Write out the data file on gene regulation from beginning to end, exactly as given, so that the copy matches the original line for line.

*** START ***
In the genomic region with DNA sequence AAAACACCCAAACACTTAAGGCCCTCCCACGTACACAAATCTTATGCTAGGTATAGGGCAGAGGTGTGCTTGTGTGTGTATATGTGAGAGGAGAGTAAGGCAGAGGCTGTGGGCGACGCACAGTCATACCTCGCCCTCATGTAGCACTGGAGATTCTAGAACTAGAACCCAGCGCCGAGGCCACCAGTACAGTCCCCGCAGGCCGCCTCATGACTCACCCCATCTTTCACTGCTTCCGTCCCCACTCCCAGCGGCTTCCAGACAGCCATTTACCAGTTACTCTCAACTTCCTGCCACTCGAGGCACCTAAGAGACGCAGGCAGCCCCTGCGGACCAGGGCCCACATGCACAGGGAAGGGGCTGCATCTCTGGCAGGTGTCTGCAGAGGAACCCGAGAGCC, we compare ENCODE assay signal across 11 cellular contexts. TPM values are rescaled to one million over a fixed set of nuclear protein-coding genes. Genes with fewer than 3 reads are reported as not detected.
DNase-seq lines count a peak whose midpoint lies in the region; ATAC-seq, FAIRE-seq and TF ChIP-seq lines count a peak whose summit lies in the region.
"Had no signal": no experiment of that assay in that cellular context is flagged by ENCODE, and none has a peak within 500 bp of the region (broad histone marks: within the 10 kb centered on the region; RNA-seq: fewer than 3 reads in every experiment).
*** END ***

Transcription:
In the genomic region with DNA sequence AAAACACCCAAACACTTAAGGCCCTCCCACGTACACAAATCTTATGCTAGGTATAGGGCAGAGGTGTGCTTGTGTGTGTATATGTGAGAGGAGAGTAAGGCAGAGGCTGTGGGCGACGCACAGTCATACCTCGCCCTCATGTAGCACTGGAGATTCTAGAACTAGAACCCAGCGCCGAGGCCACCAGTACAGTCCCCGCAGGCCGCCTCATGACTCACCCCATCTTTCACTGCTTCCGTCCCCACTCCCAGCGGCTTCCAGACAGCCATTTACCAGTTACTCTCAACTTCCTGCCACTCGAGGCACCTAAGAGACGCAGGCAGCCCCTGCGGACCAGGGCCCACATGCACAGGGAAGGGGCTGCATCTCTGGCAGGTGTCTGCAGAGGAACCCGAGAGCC, we compare ENCODE assay signal across 11 cellular contexts. TPM values are rescaled to one million over a fixed set of nuclear protein-coding genes. Genes with fewer than 3 reads are reported as not detected.
DNase-seq lines count a peak whose midpoint lies in the region; ATAC-seq, FAIRE-seq and TF ChIP-seq lines count a peak whose summit lies in the region.
"Had no signal": no experiment of that assay in that cellular context is flagged by ENCODE, and none has a peak within 500 bp of the region (broad histone marks: within the 10 kb centered on the region; RNA-seq: fewer than 3 reads in every experiment).